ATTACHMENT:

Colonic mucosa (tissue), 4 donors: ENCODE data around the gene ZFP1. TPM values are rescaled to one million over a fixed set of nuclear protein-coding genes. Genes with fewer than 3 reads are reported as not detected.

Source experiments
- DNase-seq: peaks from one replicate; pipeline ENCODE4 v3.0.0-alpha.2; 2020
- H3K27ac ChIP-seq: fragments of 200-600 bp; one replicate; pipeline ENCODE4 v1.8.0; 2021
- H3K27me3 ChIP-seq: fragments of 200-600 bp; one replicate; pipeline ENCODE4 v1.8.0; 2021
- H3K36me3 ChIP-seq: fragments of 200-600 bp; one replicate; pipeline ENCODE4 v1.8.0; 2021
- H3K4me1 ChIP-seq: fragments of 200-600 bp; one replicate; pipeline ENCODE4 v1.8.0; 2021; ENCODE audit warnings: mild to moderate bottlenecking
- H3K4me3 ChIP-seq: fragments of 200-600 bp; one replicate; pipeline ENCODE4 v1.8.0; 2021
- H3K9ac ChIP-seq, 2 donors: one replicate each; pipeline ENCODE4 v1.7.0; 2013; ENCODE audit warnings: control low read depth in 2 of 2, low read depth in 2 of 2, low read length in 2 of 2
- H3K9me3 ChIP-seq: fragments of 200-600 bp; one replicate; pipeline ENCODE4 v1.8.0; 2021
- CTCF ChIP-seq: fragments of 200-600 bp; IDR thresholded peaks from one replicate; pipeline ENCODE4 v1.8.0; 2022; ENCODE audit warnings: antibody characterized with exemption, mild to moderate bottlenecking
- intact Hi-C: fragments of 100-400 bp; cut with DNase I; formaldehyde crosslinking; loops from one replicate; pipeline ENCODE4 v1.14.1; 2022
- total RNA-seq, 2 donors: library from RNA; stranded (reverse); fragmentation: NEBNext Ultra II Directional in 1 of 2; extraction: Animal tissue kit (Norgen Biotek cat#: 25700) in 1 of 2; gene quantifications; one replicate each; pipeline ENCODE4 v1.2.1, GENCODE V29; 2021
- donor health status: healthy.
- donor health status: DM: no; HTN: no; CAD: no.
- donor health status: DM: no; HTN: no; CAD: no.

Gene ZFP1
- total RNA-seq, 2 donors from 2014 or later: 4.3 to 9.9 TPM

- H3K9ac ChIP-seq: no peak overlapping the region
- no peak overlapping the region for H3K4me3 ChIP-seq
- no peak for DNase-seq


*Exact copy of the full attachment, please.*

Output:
Colonic mucosa (tissue), 4 donors: ENCODE data around the gene ZFP1. TPM values are rescaled to one million over a fixed set of nuclear protein-coding genes. Genes with fewer than 3 reads are reported as not detected.

Source experiments
- DNase-seq: peaks from one replicate; pipeline ENCODE4 v3.0.0-alpha.2; 2020
- H3K27ac ChIP-seq: fragments of 200-600 bp; one replicate; pipeline ENCODE4 v1.8.0; 2021
- H3K27me3 ChIP-seq: fragments of 200-600 bp; one replicate; pipeline ENCODE4 v1.8.0; 2021
- H3K36me3 ChIP-seq: fragments of 200-600 bp; one replicate; pipeline ENCODE4 v1.8.0; 2021
- H3K4me1 ChIP-seq: fragments of 200-600 bp; one replicate; pipeline ENCODE4 v1.8.0; 2021; ENCODE audit warnings: mild to moderate bottlenecking
- H3K4me3 ChIP-seq: fragments of 200-600 bp; one replicate; pipeline ENCODE4 v1.8.0; 2021
- H3K9ac ChIP-seq, 2 donors: one replicate each; pipeline ENCODE4 v1.7.0; 2013; ENCODE audit warnings: control low read depth in 2 of 2, low read depth in 2 of 2, low read length in 2 of 2
- H3K9me3 ChIP-seq: fragments of 200-600 bp; one replicate; pipeline ENCODE4 v1.8.0; 2021
- CTCF ChIP-seq: fragments of 200-600 bp; IDR thresholded peaks from one replicate; pipeline ENCODE4 v1.8.0; 2022; ENCODE audit warnings: antibody characterized with exemption, mild to moderate bottlenecking
- intact Hi-C: fragments of 100-400 bp; cut with DNase I; formaldehyde crosslinking; loops from one replicate; pipeline ENCODE4 v1.14.1; 2022
- total RNA-seq, 2 donors: library from RNA; stranded (reverse); fragmentation: NEBNext Ultra II Directional in 1 of 2; extraction: Animal tissue kit (Norgen Biotek cat#: 25700) in 1 of 2; gene quantifications; one replicate each; pipeline ENCODE4 v1.2.1, GENCODE V29; 2021
- donor health status: healthy.
- donor health status: DM: no; HTN: no; CAD: no.
- donor health status: DM: no; HTN: no; CAD: no.

Gene ZFP1
- total RNA-seq, 2 donors from 2014 or later: 4.3 to 9.9 TPM

- H3K9ac ChIP-seq: no peak overlapping the region
- no peak overlapping the region for H3K4me3 ChIP-seq
- no peak for DNase-seq